Have you connected your smart TV to your smart phone yet? Want to stream music from your tablet to your TV and soundbar? Ever tried to play a game on a Panasonic TV with a Samsung Galaxy S III?
There are times you can, and times you can’t, largely because of incompatibilities built into the devices. With so many platforms to connect one device to another—Bluetooth, AirPlay, DLNA—it’s a roulette game whether your stuff will be able to talk to your other stuff.
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LG announced this week that it’s adopting Qualcomm’s AllJoyn open source platform for its smart TVs. AllJoyn, says Qualcomm, was designed to be a common language for communications among devices—specifically nearby devices. Qualcomm’s Ron Chanhok calls it the internet of near things (a play off the internet of things trend).
In the internet of near things, your connected devices talk directly to each other, rather than through the cloud. Unlike, for example, AirPlay, it’s not limited to one brand or one OS. AllJoyn can be adopted by any company that wants to use it.
What is it good for? The main example LG offered in its release on the platform was gaming. Several people could play Mini Motor Racing on a smart TV, but each using a different device as a controller.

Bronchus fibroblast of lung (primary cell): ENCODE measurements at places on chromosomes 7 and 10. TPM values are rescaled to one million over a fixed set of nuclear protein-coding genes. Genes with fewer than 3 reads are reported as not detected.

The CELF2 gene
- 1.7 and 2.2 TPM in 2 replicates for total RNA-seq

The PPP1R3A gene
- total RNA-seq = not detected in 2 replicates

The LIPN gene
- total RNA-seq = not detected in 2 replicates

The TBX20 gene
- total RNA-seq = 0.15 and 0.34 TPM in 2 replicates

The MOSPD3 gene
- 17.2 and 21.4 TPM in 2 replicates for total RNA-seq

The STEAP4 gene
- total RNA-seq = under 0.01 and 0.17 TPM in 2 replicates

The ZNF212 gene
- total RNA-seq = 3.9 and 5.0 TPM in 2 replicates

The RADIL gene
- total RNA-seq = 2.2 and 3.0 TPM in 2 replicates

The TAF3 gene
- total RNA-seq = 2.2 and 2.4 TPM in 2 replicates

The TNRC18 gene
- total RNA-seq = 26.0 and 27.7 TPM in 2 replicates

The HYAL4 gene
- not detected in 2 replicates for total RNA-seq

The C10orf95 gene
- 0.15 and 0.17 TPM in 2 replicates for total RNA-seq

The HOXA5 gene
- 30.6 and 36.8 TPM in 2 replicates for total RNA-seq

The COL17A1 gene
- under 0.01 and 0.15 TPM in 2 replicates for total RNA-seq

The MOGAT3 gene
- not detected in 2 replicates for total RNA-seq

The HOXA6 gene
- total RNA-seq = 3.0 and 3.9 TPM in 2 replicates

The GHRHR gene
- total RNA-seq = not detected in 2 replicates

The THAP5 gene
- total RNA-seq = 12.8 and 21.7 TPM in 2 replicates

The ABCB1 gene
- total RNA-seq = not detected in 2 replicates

Another interesting feature of AllJoyn is something called AllPlay—it’s essentially an AirPlay-like feature that allows media streaming from a mobile device to something else, like a TV or music player.
Even better, AllJoyn can go beyond simple music streaming or gaming. Chanhok described a demonstration conducted recently using a Haier air conditioner with AllJoyn. When a person using an AllJoyn smart watch left the room, the air conditioner sent a message asking if it should shut off of not. If AllJoyn were to be added to other appliances, such as dryers, ovens or refrigerators (LG makes all of those) the TV could receive messages regarding appliances status, such as Door Open, Load Finished or Roast Ready.
If more companies and devices adopted AllJoyn, apps could be written to integrate their function, all without the need for a hub, which most home control systems require. This potentially could lead to a lot more entry-level home automation. With AllJoyn lights and powered shades, an app could be developed to dim the lights and draw the shades whenever the TV is turned on.
For all that to happen, more companies need to sign on. Just this fall two products launched to tackle interoperability from a different angle—Revolv and Staples Connect both incorporate multiple wireless radios to allow them to communicate with different platforms. AllJoyn works on Wi-Fi (as well as Ethernet and powerline) but doesn’t require a new or proprietary radio.
Will this catch on? Maybe we’ll hear more about it at CES next year.